Life at a Girls' Hostel
Account by Alison Mack
('Hostelite' from 1920)
Southfield Hostel as it was known for two decades of course charged residence and board fees and in 1920 I think those were £50 per annum but my Education Authority bursary covered most of those as my father's wage (considered high as a shepherd) was just £91 per year in actual money. I paid an account for books and stationery at the Town Clerk's Office (Tom Moore) once a year but could usually make a little money by keeping my textbooks in good condition and selling them to lower classes.
Pupils had to be enrolled a week before entering classes so my father took me to meet Mr. Mabbot the rector- whom I liked always but considered rather strict - he had been a Sergeant Major during World War 1 and was nicknamed "Bossie"
After meeting the Rector I was taken down Station Road (I had only been in Duns once before - at a menagerie!) to be introduced to the hostel matron who had been the hospital matron during the War. She was always very strict but fair. Her name was Miss Clerk. She showed me the room (top right as you face the front door - now room 6) I was to share with three others and was given a list of things I would require to bring - 3 of most garments, 2 gym tunics, 2 straw hats (nicknamed Bashers) with the school ribbon (crimson and blue) and silver school badge, one hot water bottle 1 navy winter coat, 1 waterproof, two pairs of shoes, 1 napkin ring, bedroom slippers and a dressing gown. The napkin ring and dressing shoes were wonderful for me as I had never had them before and I got the silver napkin ring at Miss Edrington's where father had bought mother's engagement ring - he did all the shopping as he had to come to Duns in connection with his employment and mother did not cycle.
When I came to the hostel to stay (I was brought by pony and trap by the farm groom) what a time I had stowing my garments in the light oak varnished wardrobe with the little square mirror and admiring the gas brackets! I had never seen gas before as at home we had paraffin lamps and we had to carry our water from a tap outside. I had to carry water until we came to live in Duns in 1934. Besides Miss Clark in 1920 the hostel staff consisted of a lady cook, two maids and a gardener/handyman who lived in the cottage which adorned the back of the premises and had an entrance from Todlaw Road. At that time there was no housing in Todlaw Road only a field part of which was an allotment where the hostel potatoes were grown. There was a summer house in the side garden, heated by a coal stove and connected by a covered passage to the main building. The summer house was of no mean importance to the Hostelites (as the girls were known) as all kinds of pranks were played especially when a few seniors were sent out for examinations. We were allowed to take the fallen apples so the trees were shaken to make them fall and were roasted on the bungalow stove. Potatoes were also roasted there and toffee etc. was made. I remember consternation one day when someone put soda in the mixture and it flew all over the stove. It was some time before we were able to get the stove to look respectable again.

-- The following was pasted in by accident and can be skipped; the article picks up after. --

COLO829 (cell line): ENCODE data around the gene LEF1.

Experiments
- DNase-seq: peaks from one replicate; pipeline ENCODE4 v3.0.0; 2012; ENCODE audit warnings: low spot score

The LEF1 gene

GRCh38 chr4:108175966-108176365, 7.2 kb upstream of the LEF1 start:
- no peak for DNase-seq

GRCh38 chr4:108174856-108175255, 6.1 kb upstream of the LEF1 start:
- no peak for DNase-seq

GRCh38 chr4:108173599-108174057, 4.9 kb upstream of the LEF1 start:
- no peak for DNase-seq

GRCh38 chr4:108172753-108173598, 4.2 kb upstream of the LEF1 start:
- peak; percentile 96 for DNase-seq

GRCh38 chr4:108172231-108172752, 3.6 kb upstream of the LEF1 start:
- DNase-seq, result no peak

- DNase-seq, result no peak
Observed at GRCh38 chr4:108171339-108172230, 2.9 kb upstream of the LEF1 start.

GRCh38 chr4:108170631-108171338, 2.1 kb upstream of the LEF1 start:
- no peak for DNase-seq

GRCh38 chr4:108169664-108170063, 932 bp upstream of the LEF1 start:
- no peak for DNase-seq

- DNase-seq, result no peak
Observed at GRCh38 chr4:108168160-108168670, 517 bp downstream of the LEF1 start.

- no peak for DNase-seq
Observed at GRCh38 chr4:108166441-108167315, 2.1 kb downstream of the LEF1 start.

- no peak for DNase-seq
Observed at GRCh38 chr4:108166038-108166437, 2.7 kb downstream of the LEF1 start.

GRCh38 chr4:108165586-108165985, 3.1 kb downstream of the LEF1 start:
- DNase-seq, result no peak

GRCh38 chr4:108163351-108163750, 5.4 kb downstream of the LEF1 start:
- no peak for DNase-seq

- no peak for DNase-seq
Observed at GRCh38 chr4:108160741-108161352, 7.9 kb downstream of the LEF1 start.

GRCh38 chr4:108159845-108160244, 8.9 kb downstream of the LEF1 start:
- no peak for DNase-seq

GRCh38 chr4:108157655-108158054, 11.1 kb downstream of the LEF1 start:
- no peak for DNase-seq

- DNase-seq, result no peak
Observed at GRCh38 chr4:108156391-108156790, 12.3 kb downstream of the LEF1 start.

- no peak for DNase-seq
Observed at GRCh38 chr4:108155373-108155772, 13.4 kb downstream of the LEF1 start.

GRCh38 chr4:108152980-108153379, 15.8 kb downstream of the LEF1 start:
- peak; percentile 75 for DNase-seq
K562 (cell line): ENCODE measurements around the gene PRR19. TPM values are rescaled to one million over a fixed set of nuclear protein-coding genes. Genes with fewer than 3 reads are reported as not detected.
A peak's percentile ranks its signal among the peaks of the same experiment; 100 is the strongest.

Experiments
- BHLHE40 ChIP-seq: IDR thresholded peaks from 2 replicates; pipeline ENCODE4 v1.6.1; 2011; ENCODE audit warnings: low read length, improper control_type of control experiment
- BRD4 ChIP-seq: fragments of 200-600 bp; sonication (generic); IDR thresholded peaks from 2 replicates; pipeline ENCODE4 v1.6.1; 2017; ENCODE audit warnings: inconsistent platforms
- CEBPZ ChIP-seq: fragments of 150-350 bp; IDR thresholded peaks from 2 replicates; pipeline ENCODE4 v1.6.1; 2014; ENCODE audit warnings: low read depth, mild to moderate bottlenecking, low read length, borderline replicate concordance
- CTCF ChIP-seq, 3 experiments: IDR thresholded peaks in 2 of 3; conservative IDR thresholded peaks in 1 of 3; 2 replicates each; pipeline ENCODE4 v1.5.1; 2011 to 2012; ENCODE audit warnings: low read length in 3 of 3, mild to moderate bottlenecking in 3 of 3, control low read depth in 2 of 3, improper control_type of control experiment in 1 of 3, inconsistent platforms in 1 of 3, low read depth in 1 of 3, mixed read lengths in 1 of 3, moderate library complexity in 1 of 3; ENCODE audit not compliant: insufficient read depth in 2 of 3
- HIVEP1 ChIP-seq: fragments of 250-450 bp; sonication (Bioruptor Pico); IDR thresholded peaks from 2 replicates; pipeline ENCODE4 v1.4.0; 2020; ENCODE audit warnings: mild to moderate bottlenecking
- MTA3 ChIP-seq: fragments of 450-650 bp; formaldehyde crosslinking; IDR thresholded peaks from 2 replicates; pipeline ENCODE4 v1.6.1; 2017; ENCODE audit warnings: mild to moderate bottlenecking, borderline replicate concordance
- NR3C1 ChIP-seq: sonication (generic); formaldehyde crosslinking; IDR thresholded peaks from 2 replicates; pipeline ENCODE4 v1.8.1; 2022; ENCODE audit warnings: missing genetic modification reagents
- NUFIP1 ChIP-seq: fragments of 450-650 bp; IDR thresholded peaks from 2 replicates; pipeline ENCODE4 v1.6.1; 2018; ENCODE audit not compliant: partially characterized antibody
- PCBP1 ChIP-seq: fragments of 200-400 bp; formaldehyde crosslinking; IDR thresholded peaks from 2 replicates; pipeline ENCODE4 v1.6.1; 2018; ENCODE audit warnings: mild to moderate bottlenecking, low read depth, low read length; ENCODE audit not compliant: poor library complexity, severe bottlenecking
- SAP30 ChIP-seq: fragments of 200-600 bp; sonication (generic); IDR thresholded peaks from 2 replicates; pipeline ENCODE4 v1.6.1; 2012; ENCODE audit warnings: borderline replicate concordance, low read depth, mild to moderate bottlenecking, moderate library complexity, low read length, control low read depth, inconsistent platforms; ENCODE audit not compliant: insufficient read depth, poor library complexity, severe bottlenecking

The grass in front of the hostel was laid out as a full length tennis court and we had clock golf and netball at the side of the house.
Miss Clark retired in 1921 and Miss Whyte came and remained over a year before World War 2. Miss Whyte turned out to be a very popular matron, fond of cooking and did an excellent job.
We were a happy go lucky crowd finding fun in everything and I've never heard anyone say they didn't like Southfield. The very strictness of the regime made it all the more fun to dodge.
Miss Whyte tried to relax the rules a little. She changed the hats as she blamed the straw boaters (always called Bashers) for giving us sore ears in the winter so we has white panamas in the summer, navy felts for the winter - with crimson and black ribbon round them and a silver badge in front and navy berets (tammies) for school.
However memories of the bashers lingered on and when we passed the public school the pupils there used to shout out
High School bashers sitting in a row,
Half an ounce of Baccy's enough to choke ye a'"
At first only teachers were invited to the hostel and the most frequent visitors were three young men, Cluness, Kellie and Dunnet, who came to show us how to play tennis, and Mr. Skea, the blind organist from the Parish Church who came every Saturday night to play for about two hours for our dancing. Latterly the seniors were allowed to invite boys to the Christmas parties but before that two had engagement rings and wore them at school - incredible!
The number of girls was about 20 but I have known of 24 and a parrot - some rooms with 5,4,3, 2 and 1. There was no central heating but we never seemed to feel the cold upstairs where the windows were usually wide open. We had no electricity, downies or eiderdowns but we did have a hot water bottle each filled from the hot tap. There were only two bathrooms and two toilets, one fire in the dining room where we sat at tables each might for 2 hours study (2 and a half hours for seniors) with matron supervising. We had to be in there at 6 p.m. every night apart from the week-end where we got out until 7 p.m. on Saturday and a walk after Church on a Sunday evening. Once a term we had a week-end home by cycling or walking 7, 8 or 10 miles, sometimes partly by train (I did to Edrom) then walked 5 miles.